Understanding Microsoft Copilot: An explanation of the AI chatbot – Android Police

Stephen Perkins

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Artificial intelligence (AI) and chatbots are tech-world terms you’ll be hearing a lot more about soon. Microsoft has also rolled out their AI-powered chatbot called Copilot. It’s free and designed to help with daily tasks using custom requests and real-time image generation using AI features. Copilot first launched via the Windows Insider Program before its official public release in November 2023 with the Windows 11 23H2 update.

Copilot uses OpenAI’s technologies to power its features. It utilizes the GPT-4 language model from OpenAI’s ChatGPT for text-based features, as well as the DALL·E chatbot for image generation. Copilot also provides unique features like Bing search when conducting web result searches, something not found in other similar AI-powered chatbots.

The free version of Copilot allows users to choose from three conversation styles: More Creative, More Balanced, and More Precise. Users can ask random questions, research topics, and request jokes and stories. Image generation with Copilot’s DALL·E feature allows users to create custom images based on their descriptions. This feature requires users to sign in to their Microsoft account. Microsoft also released a paid version, Copilot Pro, in January 2024 with additional features such as boosted performance during peak times, increased daily boosts for creating images, and access to Copilot across various Microsoft 365 apps.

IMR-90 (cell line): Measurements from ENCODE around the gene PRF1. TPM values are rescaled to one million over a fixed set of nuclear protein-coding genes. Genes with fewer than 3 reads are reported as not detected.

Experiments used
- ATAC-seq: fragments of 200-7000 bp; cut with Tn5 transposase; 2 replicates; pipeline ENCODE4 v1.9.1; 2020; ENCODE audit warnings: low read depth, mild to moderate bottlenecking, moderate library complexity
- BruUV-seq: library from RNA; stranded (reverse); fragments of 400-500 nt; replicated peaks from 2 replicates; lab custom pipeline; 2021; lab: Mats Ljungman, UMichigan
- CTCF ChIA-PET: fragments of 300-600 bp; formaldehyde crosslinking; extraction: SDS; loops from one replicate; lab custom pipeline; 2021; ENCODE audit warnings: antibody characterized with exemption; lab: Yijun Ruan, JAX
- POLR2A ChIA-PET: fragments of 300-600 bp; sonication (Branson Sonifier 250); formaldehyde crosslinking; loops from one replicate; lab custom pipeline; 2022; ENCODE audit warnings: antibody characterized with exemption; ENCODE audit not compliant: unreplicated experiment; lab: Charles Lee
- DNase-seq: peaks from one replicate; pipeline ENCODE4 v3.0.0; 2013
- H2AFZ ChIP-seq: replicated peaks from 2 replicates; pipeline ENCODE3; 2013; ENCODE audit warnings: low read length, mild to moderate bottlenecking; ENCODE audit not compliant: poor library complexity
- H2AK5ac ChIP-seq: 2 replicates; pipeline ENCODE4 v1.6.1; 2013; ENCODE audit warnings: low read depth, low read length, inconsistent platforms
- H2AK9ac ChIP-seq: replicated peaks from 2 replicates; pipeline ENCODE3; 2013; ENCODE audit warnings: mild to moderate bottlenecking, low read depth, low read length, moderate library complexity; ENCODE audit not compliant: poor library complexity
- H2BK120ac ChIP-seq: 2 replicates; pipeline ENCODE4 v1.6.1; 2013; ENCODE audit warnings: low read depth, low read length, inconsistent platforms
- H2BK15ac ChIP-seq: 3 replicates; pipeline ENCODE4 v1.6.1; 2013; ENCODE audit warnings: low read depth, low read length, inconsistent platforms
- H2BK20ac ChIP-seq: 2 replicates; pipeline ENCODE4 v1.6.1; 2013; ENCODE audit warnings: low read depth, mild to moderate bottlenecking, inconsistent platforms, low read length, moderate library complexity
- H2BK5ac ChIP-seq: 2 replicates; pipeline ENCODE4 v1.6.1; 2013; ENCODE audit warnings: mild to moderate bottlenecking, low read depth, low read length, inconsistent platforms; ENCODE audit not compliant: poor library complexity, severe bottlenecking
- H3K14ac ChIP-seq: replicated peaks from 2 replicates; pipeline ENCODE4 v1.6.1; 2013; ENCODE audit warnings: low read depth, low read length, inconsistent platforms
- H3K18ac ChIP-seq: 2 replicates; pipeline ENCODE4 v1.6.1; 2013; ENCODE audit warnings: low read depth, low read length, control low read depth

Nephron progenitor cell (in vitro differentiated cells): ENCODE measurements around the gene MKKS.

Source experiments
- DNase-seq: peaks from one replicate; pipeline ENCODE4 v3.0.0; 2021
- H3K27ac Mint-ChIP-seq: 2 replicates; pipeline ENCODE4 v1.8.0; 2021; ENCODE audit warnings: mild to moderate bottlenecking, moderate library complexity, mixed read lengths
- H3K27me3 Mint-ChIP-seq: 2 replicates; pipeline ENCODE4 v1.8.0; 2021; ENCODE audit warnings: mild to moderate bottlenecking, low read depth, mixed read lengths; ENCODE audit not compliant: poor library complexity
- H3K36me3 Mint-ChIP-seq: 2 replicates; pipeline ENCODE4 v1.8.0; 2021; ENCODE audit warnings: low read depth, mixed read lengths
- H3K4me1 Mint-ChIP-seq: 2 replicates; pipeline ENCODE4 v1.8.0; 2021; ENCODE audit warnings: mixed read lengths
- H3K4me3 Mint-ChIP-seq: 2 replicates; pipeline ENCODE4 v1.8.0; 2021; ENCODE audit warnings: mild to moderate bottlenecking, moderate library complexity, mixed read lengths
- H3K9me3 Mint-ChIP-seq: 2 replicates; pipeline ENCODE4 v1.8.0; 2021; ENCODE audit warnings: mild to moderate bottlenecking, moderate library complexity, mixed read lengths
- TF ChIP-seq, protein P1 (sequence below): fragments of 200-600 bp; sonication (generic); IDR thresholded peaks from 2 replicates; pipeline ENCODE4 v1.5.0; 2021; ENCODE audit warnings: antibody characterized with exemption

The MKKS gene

Microsoft designed Copilot to be accessible on Windows PCs, Android smartphones, iOS devices, and the web. With its default inclusion in Windows 11 with the latest update, Microsoft is pushing for as many users as possible to try their new AI-powered chatbot.

To access Copilot on various platforms, you can use the dedicated Windows app on Windows PCs, download the app from the Google Play Store for Android devices, download the app from the App Store for Apple devices, and use the web app by visiting the official Microsoft Copilot website. In order to interact with the web app, users must sign in to their Microsoft account.

With the advancement of ChatGPT and DALL·E, Microsoft Copilot is capable of real-time text and image generation, thus allowing users to be creative without advanced technical skills. Its potential to change the world is significant, and it will be interesting to see how Copilot’s technology further advances and evolves in the future.

For more information on AI-powered chatbots, check out our article on Google Bard and its core features.

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